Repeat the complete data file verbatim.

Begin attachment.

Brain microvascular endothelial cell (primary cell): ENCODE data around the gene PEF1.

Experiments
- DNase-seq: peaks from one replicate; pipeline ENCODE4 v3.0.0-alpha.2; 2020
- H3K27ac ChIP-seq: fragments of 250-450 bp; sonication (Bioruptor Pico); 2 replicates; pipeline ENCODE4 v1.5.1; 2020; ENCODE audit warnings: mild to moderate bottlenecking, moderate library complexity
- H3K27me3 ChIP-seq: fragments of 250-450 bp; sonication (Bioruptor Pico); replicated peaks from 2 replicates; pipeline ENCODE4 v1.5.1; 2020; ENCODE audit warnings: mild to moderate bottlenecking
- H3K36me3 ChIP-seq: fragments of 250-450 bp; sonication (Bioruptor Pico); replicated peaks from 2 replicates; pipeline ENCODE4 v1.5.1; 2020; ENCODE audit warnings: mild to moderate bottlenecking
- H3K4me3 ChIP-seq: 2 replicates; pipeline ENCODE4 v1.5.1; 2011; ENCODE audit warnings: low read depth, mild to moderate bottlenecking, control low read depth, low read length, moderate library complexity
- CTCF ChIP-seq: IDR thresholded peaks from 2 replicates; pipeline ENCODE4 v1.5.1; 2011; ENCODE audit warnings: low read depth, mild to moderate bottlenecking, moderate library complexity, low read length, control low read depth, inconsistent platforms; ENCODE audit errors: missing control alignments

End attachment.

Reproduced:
Brain microvascular endothelial cell (primary cell): ENCODE data around the gene PEF1.

Experiments
- DNase-seq: peaks from one replicate; pipeline ENCODE4 v3.0.0-alpha.2; 2020
- H3K27ac ChIP-seq: fragments of 250-450 bp; sonication (Bioruptor Pico); 2 replicates; pipeline ENCODE4 v1.5.1; 2020; ENCODE audit warnings: mild to moderate bottlenecking, moderate library complexity
- H3K27me3 ChIP-seq: fragments of 250-450 bp; sonication (Bioruptor Pico); replicated peaks from 2 replicates; pipeline ENCODE4 v1.5.1; 2020; ENCODE audit warnings: mild to moderate bottlenecking
- H3K36me3 ChIP-seq: fragments of 250-450 bp; sonication (Bioruptor Pico); replicated peaks from 2 replicates; pipeline ENCODE4 v1.5.1; 2020; ENCODE audit warnings: mild to moderate bottlenecking
- H3K4me3 ChIP-seq: 2 replicates; pipeline ENCODE4 v1.5.1; 2011; ENCODE audit warnings: low read depth, mild to moderate bottlenecking, control low read depth, low read length, moderate library complexity
- CTCF ChIP-seq: IDR thresholded peaks from 2 replicates; pipeline ENCODE4 v1.5.1; 2011; ENCODE audit warnings: low read depth, mild to moderate bottlenecking, moderate library complexity, low read length, control low read depth, inconsistent platforms; ENCODE audit errors: missing control alignments